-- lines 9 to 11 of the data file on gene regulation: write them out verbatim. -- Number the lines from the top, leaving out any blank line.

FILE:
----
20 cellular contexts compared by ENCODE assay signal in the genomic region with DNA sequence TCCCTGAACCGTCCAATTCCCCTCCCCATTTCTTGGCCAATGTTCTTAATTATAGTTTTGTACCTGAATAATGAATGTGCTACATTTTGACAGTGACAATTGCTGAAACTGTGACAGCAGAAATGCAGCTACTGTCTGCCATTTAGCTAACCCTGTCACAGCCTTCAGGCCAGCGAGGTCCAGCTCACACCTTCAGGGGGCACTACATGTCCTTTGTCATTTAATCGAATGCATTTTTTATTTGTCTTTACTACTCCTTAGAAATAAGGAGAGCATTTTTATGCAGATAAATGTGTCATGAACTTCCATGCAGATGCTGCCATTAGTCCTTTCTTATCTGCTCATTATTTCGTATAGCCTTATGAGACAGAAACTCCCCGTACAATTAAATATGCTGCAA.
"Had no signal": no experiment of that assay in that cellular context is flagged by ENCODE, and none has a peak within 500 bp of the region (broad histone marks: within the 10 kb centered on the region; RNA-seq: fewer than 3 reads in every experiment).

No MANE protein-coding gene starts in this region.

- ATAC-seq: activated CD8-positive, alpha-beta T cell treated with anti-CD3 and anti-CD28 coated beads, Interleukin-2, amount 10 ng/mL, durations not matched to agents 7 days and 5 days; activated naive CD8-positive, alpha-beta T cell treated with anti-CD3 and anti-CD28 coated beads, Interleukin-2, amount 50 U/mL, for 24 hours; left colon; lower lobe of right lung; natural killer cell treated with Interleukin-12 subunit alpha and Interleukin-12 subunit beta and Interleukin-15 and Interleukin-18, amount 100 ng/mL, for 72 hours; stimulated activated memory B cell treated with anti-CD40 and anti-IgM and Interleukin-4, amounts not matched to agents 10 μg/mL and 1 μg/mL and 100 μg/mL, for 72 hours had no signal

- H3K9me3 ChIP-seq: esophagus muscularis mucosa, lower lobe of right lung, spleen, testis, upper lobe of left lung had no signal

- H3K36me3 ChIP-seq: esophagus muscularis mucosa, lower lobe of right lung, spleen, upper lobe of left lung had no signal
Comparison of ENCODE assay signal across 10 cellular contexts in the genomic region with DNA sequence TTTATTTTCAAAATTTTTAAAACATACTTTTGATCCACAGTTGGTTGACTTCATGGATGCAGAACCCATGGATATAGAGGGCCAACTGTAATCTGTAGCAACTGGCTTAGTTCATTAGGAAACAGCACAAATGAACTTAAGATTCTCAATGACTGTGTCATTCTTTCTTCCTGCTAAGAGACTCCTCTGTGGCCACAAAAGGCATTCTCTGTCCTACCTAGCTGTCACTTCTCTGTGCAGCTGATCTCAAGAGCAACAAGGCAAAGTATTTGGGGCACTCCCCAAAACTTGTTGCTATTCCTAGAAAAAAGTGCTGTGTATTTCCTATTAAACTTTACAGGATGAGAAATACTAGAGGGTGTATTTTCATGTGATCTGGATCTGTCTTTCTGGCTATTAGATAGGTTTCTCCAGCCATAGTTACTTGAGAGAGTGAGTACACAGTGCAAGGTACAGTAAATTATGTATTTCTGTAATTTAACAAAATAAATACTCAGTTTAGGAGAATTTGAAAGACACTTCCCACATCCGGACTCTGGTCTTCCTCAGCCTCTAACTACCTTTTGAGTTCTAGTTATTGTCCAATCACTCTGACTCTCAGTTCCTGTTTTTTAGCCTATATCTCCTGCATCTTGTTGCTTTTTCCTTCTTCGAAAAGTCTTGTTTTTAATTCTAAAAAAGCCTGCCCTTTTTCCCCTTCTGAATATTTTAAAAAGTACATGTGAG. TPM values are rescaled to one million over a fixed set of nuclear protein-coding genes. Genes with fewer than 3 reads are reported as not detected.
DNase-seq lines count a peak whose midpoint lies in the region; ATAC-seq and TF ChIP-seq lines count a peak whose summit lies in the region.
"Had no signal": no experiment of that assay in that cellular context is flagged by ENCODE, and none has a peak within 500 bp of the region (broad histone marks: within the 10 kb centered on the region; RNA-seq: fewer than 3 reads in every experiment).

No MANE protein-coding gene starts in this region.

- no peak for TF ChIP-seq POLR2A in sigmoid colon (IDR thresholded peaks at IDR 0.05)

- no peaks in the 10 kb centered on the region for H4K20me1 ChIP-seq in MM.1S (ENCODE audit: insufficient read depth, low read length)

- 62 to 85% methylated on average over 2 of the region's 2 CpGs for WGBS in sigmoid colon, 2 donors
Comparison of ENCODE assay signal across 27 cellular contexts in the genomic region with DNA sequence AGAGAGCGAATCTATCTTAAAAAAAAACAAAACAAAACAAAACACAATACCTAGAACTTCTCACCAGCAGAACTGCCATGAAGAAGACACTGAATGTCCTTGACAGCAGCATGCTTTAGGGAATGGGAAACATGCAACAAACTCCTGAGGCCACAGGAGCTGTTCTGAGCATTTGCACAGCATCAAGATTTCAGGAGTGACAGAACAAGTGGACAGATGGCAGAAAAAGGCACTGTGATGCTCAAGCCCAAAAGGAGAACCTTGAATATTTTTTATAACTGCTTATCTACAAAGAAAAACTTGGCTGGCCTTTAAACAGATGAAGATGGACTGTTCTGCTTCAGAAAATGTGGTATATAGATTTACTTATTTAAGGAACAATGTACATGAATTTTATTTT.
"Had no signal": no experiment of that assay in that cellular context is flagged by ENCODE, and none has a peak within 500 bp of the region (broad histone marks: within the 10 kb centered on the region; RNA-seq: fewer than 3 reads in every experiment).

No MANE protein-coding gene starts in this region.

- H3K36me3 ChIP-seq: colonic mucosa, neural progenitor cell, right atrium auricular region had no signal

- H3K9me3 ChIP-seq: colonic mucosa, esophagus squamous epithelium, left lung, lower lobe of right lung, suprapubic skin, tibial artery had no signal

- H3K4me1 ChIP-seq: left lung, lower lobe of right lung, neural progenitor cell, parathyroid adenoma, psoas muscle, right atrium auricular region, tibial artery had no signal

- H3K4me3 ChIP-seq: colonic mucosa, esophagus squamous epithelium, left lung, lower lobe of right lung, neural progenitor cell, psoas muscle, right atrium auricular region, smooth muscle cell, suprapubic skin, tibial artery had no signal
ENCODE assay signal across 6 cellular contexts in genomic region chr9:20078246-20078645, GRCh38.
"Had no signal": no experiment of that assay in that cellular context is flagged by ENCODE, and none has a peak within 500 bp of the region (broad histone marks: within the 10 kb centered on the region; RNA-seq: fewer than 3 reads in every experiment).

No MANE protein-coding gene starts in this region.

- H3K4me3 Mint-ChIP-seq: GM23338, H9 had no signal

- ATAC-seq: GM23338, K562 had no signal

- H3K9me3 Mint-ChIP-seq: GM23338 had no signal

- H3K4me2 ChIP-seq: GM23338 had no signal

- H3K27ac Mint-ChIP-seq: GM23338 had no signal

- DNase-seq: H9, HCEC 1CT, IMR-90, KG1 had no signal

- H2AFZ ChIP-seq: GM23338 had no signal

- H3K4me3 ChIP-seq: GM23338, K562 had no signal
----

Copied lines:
"Had no signal": no experiment of that assay in that cellular context is flagged by ENCODE, and none has a peak within 500 bp of the region (broad histone marks: within the 10 kb centered on the region; RNA-seq: fewer than 3 reads in every experiment).

No MANE protein-coding gene starts in this region.

- no peak for TF ChIP-seq POLR2A in sigmoid colon (IDR thresholded peaks at IDR 0.05)